Hope this helps you too! Please let us know!

Keep on smiling!

Keep on harpin’!

Thanks for reading!

Hey Street Player, I make and play the Native American style flute and I’m a big fan of R Carlos Nakai’s and his favorite saying is “Just play the dam flute”.

I can dig it!

Yet recently, I saw a PBS show about Bing Crosby.

One commentator (I don’t recall who) said Bing worked extremely hard to make everything out on stage look easy and care free. One time when the singers were on stage performing, the commentator patted Bing on the back and his shirt was soaked in sweat!

So yeah, I certainly can dig it!

I’m by no means an expert at improvisation (especially on harmonica) however I play saxophone in alot of Jazz bands so naturally have to improvise…ALOT. The most annoying this is that it takes time, a few years my solos were…shocking to say the least, now I’ve had people come up to me after gigs saying how well I played. Just play things in private, some will sound bad but over time you will unknowingly be drawn to things that sound good. What I personally feel is a good way to start on harmonica is rhythm patterns, slot a few of them in and you can fool alot of people.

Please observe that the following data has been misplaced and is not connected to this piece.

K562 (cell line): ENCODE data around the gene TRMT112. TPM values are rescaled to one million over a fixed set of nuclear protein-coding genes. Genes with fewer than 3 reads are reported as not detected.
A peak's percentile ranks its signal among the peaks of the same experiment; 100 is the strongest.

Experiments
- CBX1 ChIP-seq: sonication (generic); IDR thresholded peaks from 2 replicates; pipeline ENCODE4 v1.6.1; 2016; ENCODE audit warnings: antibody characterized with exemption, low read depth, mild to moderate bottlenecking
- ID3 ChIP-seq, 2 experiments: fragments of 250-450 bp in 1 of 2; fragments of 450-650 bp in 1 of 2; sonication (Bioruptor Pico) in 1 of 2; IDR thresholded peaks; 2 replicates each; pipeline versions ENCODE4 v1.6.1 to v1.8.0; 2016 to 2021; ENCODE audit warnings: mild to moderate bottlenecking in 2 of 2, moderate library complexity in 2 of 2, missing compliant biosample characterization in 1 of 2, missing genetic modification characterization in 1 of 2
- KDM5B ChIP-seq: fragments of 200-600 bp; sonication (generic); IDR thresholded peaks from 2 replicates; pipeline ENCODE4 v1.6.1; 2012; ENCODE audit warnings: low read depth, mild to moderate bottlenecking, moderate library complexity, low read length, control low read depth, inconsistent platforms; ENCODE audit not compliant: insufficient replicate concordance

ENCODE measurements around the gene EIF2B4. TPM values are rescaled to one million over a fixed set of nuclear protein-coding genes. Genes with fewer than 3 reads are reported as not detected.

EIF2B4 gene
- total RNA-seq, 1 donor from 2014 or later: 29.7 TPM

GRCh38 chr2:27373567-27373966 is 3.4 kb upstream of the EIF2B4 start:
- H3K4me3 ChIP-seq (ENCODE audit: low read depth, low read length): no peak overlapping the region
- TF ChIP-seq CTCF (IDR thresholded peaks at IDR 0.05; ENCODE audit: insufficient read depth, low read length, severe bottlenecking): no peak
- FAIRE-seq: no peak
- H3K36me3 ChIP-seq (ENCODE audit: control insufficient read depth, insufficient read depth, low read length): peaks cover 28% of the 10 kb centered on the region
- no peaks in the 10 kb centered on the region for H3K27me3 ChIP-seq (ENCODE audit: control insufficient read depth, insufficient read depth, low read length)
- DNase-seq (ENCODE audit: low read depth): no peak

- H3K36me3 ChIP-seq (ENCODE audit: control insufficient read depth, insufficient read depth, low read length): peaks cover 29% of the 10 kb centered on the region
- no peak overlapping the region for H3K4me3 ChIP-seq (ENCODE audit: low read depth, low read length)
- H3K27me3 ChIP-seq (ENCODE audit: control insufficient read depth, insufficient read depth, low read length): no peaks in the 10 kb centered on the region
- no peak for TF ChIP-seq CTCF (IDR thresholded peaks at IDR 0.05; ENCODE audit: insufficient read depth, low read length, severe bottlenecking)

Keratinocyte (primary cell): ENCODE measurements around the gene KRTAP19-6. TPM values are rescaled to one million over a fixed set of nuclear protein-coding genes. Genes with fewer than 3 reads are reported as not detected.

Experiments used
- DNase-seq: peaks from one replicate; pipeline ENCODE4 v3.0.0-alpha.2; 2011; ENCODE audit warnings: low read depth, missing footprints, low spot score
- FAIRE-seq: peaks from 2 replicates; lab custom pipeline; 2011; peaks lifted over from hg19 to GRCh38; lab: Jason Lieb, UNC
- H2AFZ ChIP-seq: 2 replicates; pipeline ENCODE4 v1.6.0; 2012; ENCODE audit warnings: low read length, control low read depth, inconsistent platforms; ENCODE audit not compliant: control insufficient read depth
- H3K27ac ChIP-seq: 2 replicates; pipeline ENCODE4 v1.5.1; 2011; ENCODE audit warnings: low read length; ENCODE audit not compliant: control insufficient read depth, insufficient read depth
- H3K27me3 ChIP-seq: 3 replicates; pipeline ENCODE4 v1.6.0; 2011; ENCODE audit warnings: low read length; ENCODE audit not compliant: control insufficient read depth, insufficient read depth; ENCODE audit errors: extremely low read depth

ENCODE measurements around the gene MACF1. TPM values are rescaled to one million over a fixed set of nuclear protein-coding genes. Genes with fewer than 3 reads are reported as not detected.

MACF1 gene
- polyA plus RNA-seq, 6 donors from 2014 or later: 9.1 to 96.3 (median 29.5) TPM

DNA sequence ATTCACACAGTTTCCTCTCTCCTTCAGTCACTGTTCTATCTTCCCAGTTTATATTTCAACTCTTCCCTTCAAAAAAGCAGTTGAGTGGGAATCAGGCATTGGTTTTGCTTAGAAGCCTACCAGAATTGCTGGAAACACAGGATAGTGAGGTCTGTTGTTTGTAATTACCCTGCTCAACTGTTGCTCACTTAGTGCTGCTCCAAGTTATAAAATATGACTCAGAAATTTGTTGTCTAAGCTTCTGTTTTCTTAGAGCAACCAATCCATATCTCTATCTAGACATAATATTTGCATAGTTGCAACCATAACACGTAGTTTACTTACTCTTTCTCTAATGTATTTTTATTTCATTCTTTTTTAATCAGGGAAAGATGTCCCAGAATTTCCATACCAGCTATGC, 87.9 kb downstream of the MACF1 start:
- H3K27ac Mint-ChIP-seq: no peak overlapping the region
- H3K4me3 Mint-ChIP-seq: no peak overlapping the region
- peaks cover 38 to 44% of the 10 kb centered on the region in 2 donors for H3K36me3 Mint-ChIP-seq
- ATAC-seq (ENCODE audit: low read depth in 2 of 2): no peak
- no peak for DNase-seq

Also, another trick is to be sincere, you can play something mediocre sincerely and often it’ll sound better than something more musical played without confidence. John Coltrane once said ‘You can play a shoestring if you do it sincerely’

Hope this helps

I think improv should start with listening to others -just go to you tube and watch how the harp players in muddy waters bands would improvise in the breaks. You then need to practice several riffs so that they just flow whenever you need them -your mouth muscles and mind will memorise them. When you need to create a break -you can then use these riffs in different sequences -thats a start anyway. Good luck…
Ray
http://photomuserh.wordpress.com/2009/10/06/10-blues-harp-masters-1-learning-the-secrets-of-the-blues-harmonica/

Hi,

I am also a senior who has tried to play every instrument and never good at any one
of them. I ordered JP Allens course last year and I am very pleased. I am still not
good, but I enjoy playing the harmonica for my own entertainment.

I have learned a lot from JP but it is good to watch other instructors too because each